In the twenty-first century, it troubles some Americans to think that their ancestors fought and died for such an odious cause. After all, America is supposed to be exceptional! America then, as now, was supposed to be the “land of the free.” How, then, could southern politicians form a new nation dedicated to protecting slavery? And how could they convince tens-of-thousands of southern whites to defend that nation to the death? The answer lies in the way black slavery legitimized white freedom in the antebellum South.
Whether we like it or not, this flag symbolized a republic built by slaveholders to protect their human property.
Liberty in the antebellum South was built on slavery through the concept of “Herrenvolk Democracy” (a term derived from the German word for “master race”), which held that despite their inequality in property and status, all white men were equal in their shared racial domination over blacks. This concept offered a clear contrast between the free and unfree, as slaveholding and non-slaveholding whites alike measured their liberty against the millions of slaves that surrounded them. Poor and yeomen southern whites recognized a common kinship with planters and feared competing with blacks for land and labor in the event of slavery’s abolishment. Thus, Herrenvolk Democracy made southerners susceptible to “us vs. them” styles of political demagoguery.
And boy-oh-boy did the southern secessionists play the demagogue’s card in 1860. Consider the state of Texas. Its Declaration of the Causes which Impel the State of Texas to Secede from the Federal Union makes it clear that slavery was the bedrock of what would become the new Southern nation:
Texas abandoned her separate national existence and consented to become one of the Confederated Union to promote her welfare, insure domestic tranquility and secure more substantially the blessings of peace and liberty to her people…She was received as a commonwealth holding, maintaining and protecting the institution known as negro slavery– the servitude of the African to the white race within her limits– a relation that had existed from the first settlement of her wilderness by the white race, and which her people intended should exist in all future time. Her institutions and geographical position established the strongest ties between her and other slave-holding States of the confederacy.
But for Texas, joining the Confederacy wasn’t just about maintaining slavery; it was also about upholding the racial dominance that undermined slavery, which the non-slaveholding northern states allegedly threatened. Thus, the Texas declaration further stated that:
[I]n this free government all white men are and of right ought to be entitled to equal civil and political rights; that the servitude of the African race, as existing in these States, is mutually beneficial to both bond and free, and is abundantly authorized and justified by the experience of mankind, and the revealed will of the Almighty Creator, as recognized by all Christian nations; while the destruction of the existing relations between the two races, as advocated by our sectional enemies, would bring inevitable calamities upon both and desolation upon the fifteen slave-holding states.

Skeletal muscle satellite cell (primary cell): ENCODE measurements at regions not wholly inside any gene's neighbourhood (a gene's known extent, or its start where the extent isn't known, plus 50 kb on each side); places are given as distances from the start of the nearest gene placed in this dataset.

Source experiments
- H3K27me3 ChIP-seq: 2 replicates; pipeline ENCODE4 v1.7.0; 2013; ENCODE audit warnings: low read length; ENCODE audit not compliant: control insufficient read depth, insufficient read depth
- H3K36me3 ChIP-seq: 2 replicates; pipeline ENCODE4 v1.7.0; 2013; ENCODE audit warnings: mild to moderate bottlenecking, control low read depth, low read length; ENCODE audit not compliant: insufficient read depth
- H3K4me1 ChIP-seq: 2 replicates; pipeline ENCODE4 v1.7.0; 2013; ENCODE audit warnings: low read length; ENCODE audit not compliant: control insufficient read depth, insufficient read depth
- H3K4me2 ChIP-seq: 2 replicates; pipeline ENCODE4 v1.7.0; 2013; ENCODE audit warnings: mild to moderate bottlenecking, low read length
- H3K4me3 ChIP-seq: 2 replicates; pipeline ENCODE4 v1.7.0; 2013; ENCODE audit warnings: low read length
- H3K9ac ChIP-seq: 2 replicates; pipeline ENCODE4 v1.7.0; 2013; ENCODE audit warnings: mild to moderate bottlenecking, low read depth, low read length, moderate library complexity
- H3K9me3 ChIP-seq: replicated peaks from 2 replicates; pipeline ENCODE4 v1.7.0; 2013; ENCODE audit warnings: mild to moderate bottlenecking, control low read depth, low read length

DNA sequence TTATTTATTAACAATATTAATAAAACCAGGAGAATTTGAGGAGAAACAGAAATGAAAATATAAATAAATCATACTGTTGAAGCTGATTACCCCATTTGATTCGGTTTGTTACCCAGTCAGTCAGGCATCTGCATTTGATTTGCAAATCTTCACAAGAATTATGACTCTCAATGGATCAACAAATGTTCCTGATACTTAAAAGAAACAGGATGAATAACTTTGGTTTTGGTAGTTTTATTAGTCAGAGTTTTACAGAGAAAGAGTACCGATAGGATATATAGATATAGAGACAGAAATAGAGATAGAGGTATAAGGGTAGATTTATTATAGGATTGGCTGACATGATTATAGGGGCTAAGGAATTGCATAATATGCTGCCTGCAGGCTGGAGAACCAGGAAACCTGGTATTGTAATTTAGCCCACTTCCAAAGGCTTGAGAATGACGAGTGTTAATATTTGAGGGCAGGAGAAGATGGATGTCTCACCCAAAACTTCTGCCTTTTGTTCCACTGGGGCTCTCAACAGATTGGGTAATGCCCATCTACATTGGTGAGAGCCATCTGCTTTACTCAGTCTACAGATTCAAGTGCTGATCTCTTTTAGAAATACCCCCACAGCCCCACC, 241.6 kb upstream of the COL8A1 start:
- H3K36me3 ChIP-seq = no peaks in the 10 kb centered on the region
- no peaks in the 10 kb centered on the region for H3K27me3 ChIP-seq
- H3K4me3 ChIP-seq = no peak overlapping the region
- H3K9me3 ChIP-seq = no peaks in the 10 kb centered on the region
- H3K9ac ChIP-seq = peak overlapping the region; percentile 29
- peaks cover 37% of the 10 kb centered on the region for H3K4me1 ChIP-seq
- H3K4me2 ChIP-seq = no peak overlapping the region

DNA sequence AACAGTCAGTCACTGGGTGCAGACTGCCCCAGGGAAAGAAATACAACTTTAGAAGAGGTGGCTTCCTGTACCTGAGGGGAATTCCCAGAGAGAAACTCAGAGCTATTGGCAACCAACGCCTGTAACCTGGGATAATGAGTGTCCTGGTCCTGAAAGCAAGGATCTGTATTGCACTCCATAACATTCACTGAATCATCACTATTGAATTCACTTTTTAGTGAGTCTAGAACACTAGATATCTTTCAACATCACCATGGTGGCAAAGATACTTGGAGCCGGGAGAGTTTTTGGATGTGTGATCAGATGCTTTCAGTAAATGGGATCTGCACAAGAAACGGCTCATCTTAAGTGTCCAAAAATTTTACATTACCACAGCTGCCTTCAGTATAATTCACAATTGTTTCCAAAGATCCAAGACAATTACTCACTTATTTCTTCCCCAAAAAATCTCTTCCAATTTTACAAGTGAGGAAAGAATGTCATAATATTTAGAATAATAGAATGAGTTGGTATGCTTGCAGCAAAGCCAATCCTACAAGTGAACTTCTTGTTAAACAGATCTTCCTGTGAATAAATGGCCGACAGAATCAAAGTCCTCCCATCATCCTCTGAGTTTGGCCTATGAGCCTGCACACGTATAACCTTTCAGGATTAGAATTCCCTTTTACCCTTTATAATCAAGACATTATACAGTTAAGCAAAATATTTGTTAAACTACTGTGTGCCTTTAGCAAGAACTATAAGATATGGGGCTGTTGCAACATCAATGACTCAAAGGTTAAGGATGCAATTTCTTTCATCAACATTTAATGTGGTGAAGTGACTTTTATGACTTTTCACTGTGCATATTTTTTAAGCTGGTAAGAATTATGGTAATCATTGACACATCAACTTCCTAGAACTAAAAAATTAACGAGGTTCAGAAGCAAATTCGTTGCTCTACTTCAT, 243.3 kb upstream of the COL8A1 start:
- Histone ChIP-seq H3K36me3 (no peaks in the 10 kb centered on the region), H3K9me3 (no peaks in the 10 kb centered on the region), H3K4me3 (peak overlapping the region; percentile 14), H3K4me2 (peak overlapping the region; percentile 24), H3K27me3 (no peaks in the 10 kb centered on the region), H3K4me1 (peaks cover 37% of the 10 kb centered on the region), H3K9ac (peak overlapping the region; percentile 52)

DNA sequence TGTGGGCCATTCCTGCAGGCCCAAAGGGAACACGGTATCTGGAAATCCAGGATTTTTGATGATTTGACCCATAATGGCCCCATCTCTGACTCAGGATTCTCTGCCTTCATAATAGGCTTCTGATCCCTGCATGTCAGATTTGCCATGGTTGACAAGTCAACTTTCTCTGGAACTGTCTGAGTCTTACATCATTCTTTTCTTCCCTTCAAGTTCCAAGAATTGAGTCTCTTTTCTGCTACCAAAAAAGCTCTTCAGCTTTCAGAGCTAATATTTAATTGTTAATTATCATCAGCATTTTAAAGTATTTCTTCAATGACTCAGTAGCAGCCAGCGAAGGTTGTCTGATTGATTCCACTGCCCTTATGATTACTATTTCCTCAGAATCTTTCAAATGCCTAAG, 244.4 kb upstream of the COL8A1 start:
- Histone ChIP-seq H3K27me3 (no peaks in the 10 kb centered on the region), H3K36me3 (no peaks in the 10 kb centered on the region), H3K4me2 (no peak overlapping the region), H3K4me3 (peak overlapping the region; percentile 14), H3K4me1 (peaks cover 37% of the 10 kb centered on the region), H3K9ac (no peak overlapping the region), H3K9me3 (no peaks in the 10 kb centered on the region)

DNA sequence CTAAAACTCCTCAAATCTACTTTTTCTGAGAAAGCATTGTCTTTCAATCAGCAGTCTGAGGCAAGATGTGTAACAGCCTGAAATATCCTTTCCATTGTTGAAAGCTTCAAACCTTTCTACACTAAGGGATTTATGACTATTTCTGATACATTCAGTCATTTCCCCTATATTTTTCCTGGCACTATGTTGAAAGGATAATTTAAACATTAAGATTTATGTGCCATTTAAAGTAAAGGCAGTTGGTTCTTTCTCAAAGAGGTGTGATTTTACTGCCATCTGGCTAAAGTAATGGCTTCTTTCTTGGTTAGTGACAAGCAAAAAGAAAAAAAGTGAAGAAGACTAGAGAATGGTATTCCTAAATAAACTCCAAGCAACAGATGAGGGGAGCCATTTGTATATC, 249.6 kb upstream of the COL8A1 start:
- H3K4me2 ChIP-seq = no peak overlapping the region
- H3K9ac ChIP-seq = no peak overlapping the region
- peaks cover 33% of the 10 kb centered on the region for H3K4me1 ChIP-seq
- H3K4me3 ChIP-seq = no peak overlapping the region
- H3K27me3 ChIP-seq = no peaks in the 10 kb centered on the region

Here you see the very essence of Herrenvolk Democracy: a state in which “all white men are…entitled to equal civil and political rights,” regardless of their class or station, because “the servitude of the African race” ensured that all blacks would remain an enslaved underclass over whom whites could dominate. As historian Stephanie McCurry writes in her book Confederate Reckoning: Power and Politics in the Civil War South (which EVERYONE interested in the Civil War should read), “What secessionists set out to build was something entirely new in the history of nations: a modern proslavery and antidemocratic state, dedicated to the proposition that all men were not created equal.”* White southerners in 1860 understood that their shared racial equality was bolstered by the fact that black slaves could never, under any circumstances, be their equals — the non-slaveholding states be damned.
This is why secessionist politicians argued that forming the Confederacy was a necessary bulwark against what they thought was Lincoln’s secret plans to end slavery and force racial equality on the South. They knew their audiences’ prejudices, and they played to them brilliantly. For example, in December of 1860, Stephen F. Hale, Alabama’s secession commissioner to Kentucky, told Bluegrass state governor Beriah Magoffin that, “if the policy of the Republicans is carried out…and the South submits, degradation and ruin must overwhelm alike all classes of citizens in the Southern States. The slave-holder and non-slave-holder must ultimately share the same fate — all be degraded to a position of equality with free negroes.” The key point in Hale’s letter is how “the slave-holder and non-slaveholder” alike would be threatened by slavery’s demise. Hale explained this point further when he wrote that: